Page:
Women have for too long been at the mercy of the patriarchal system due their reproductive ability. They are governed, restricted, and regulated. Good, understanding maternity care and services are of the utmost importance to women the world over. In an ideal world where women are not under the thumb of this system they would have health care providers that listen to the needs of each individual woman, a service that treats each woman with respect and the understanding that women are not objects to be controlled. These are necessary and should be consistent across the board.
This is not the case.
Instead what we have are women being given varied advice, often based on old (and since disproven) facts and biased opinions from their healthcare providers, inadequate oppressive services and are treated like their emotional and physical needs are secondary to that of their child. In hospitals women are being told their birth preferences won’t be taken into consideration. Policies and regulations have taken over the entire birthing process, placing the birthing woman on a time limit. She will often be treated like an incubator on a conveyor belt of birthing, where her individual needs will not be met, her only purpose is to labor.
She will be silenced.
She will be ignored.
She will be met with statements like “We don’t allow that”, or “It’s not in our policy…”
She will be talked down to, because she’s not a doctor/midwife.
She will be manipulated into giving consent.
She will be given inaccurate information so that informed consent is not a possibility.
This is the cross the birthing woman must bear.
And why? Why should a woman in a state of such discomfort, doing something powerful, immensely huge for her body, have to bear this cross? Because of policy, that and patriarchal systems that have been in place since hospital births caught on. Birth preferences are a way for women to gain a bit of control over what happens to them at a time when they are most vulnerable, but many women are being told they wont be followed because it’s not policy. A birthing woman who becomes hungry after hours of contractions, after exhausting work and effort on her part, is told she cannot eat because they don’t allow it, it’s not policy. Some women even have procedures carried out without their consent because of this too, such as the episiotomy: the cutting of a woman to allow more room for the baby to make his entrance into the world. Where is the proof that this procedure is even necessary? Where is the information that each woman should be given before this is carried out so that they can give informed consent? The many women I have spoken to about this have all had similar experiences. They were cut without even knowing that it was happening. It’s a terrifying thought: that procedures like this one, so similar to Female Genital Mutilation, are being carried out unbeknownst to the birthing woman.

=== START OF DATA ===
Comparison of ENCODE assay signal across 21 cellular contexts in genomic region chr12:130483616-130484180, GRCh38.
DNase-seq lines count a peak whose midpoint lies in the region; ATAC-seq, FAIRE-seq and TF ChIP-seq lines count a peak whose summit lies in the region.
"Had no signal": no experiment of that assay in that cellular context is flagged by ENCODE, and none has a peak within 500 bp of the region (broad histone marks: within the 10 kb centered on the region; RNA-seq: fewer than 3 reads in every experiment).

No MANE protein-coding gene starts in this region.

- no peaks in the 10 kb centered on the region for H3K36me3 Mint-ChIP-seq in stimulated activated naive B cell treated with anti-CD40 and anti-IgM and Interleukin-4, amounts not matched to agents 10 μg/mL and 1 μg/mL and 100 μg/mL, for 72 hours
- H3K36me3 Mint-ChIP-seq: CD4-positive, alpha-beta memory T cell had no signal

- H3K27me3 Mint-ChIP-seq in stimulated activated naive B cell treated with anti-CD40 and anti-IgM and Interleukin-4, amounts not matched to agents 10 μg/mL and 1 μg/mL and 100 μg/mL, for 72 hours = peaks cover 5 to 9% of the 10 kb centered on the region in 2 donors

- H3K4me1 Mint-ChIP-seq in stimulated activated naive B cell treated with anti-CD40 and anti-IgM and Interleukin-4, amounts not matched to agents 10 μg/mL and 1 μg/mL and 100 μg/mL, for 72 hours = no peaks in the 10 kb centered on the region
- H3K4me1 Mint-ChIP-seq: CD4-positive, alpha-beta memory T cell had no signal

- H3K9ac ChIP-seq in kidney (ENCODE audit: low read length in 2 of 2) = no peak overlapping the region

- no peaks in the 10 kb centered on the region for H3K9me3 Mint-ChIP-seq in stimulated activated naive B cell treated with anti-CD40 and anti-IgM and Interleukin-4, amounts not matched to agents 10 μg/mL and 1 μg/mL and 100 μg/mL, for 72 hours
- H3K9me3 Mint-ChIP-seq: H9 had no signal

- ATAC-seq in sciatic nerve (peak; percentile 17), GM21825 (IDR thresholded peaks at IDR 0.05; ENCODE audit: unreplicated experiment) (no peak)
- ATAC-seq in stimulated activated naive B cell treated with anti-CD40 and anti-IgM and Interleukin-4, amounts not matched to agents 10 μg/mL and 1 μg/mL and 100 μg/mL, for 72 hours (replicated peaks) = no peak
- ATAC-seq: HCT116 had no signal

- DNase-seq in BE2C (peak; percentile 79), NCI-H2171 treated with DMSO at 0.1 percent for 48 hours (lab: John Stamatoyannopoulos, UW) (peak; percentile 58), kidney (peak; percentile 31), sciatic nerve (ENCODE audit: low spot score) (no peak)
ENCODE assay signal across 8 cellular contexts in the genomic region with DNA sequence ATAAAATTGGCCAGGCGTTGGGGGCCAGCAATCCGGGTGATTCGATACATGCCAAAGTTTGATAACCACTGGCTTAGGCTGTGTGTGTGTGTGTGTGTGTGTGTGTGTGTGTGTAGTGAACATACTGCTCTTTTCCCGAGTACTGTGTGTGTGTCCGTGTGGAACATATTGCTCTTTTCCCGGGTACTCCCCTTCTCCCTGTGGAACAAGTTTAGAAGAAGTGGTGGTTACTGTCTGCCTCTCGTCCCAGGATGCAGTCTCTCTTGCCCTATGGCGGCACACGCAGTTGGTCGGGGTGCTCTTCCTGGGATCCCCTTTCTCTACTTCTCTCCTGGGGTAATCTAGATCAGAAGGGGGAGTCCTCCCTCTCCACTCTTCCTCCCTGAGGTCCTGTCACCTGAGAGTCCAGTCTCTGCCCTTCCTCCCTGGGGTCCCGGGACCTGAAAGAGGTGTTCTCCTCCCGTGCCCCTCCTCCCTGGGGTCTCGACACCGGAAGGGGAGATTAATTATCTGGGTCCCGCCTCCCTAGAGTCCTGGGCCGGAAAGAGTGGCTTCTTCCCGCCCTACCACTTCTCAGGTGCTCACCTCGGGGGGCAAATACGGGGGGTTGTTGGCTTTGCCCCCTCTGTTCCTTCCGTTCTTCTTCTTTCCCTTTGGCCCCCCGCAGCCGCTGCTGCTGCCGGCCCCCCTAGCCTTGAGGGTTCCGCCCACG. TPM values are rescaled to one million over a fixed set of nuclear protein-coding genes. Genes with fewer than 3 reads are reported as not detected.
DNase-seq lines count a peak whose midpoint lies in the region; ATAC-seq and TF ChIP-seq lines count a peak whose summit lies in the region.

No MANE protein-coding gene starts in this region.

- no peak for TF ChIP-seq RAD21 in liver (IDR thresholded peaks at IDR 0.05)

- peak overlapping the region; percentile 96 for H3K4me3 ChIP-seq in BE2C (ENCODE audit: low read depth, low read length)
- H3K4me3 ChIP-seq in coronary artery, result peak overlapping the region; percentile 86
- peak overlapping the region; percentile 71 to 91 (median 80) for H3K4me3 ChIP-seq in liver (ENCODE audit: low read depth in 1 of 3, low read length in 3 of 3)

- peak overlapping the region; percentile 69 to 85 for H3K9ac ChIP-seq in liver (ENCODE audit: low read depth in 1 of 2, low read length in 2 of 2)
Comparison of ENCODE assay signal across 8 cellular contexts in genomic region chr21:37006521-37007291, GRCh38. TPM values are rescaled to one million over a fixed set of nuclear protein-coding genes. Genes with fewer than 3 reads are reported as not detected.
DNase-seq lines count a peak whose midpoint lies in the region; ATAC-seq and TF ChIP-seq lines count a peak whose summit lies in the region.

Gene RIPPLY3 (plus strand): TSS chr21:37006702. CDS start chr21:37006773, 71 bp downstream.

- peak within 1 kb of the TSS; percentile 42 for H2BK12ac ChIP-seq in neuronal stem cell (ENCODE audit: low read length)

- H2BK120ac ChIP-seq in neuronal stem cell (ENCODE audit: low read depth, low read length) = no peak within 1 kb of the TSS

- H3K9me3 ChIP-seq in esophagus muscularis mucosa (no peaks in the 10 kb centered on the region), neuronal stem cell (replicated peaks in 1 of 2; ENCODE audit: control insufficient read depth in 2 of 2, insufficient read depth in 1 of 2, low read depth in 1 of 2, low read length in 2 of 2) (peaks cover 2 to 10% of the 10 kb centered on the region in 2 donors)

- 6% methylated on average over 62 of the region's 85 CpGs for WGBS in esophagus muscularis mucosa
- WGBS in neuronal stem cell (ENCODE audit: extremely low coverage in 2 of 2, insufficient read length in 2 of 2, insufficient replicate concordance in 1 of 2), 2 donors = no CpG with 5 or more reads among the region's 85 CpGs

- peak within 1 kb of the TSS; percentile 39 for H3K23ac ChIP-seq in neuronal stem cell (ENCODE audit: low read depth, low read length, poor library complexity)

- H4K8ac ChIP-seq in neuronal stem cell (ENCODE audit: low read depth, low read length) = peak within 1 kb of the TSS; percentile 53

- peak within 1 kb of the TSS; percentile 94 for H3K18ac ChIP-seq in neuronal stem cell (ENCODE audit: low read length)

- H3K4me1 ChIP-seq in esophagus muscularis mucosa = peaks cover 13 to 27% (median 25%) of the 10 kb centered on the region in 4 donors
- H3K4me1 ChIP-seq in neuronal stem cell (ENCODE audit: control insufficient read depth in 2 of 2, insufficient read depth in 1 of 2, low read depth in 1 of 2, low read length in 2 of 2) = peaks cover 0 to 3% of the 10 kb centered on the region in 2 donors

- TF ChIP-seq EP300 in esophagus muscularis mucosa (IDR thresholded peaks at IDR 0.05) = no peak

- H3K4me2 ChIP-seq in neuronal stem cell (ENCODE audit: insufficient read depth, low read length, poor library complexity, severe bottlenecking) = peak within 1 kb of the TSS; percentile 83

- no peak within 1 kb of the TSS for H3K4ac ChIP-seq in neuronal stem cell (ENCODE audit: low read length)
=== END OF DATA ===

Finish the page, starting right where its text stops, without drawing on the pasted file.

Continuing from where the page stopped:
The western world needs to trust the birthing woman, but it does not.
It needs to listen to her, but it doesn’t.
It needs to give her unbiased, truthful information. But it doesn’t.
It needs to offer sympathetic advice, understand her needs, and not treat her like an object to be controlled and managed.
The reproduction of the human species is not a medical issue, its a natural course. Its not something to be managed, it needs to be understood.
Unfortunately, it seems policy and regulations are taking over the entire process and as always, women are the ones losing bodily autonomy and their voices.